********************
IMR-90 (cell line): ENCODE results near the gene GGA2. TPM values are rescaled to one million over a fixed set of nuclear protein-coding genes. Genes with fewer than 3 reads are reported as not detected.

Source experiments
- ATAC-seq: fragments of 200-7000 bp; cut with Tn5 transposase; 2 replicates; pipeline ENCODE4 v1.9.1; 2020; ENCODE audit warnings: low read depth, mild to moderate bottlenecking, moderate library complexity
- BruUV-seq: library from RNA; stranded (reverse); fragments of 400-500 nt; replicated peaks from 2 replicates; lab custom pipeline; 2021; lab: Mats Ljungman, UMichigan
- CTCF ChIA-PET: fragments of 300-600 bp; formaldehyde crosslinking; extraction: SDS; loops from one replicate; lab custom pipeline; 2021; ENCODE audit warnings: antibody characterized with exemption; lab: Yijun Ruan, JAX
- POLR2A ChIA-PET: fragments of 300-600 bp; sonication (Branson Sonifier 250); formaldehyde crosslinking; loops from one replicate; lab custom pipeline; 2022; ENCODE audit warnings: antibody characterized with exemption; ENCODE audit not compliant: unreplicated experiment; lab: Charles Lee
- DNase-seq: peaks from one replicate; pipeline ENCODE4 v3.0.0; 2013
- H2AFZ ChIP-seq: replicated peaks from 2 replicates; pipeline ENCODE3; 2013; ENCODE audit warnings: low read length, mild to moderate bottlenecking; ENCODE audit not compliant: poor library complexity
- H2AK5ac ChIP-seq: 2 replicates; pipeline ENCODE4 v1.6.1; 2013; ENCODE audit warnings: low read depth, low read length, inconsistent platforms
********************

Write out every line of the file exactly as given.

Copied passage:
IMR-90 (cell line): ENCODE results near the gene GGA2. TPM values are rescaled to one million over a fixed set of nuclear protein-coding genes. Genes with fewer than 3 reads are reported as not detected.

Source experiments
- ATAC-seq: fragments of 200-7000 bp; cut with Tn5 transposase; 2 replicates; pipeline ENCODE4 v1.9.1; 2020; ENCODE audit warnings: low read depth, mild to moderate bottlenecking, moderate library complexity
- BruUV-seq: library from RNA; stranded (reverse); fragments of 400-500 nt; replicated peaks from 2 replicates; lab custom pipeline; 2021; lab: Mats Ljungman, UMichigan
- CTCF ChIA-PET: fragments of 300-600 bp; formaldehyde crosslinking; extraction: SDS; loops from one replicate; lab custom pipeline; 2021; ENCODE audit warnings: antibody characterized with exemption; lab: Yijun Ruan, JAX
- POLR2A ChIA-PET: fragments of 300-600 bp; sonication (Branson Sonifier 250); formaldehyde crosslinking; loops from one replicate; lab custom pipeline; 2022; ENCODE audit warnings: antibody characterized with exemption; ENCODE audit not compliant: unreplicated experiment; lab: Charles Lee
- DNase-seq: peaks from one replicate; pipeline ENCODE4 v3.0.0; 2013
- H2AFZ ChIP-seq: replicated peaks from 2 replicates; pipeline ENCODE3; 2013; ENCODE audit warnings: low read length, mild to moderate bottlenecking; ENCODE audit not compliant: poor library complexity
- H2AK5ac ChIP-seq: 2 replicates; pipeline ENCODE4 v1.6.1; 2013; ENCODE audit warnings: low read depth, low read length, inconsistent platforms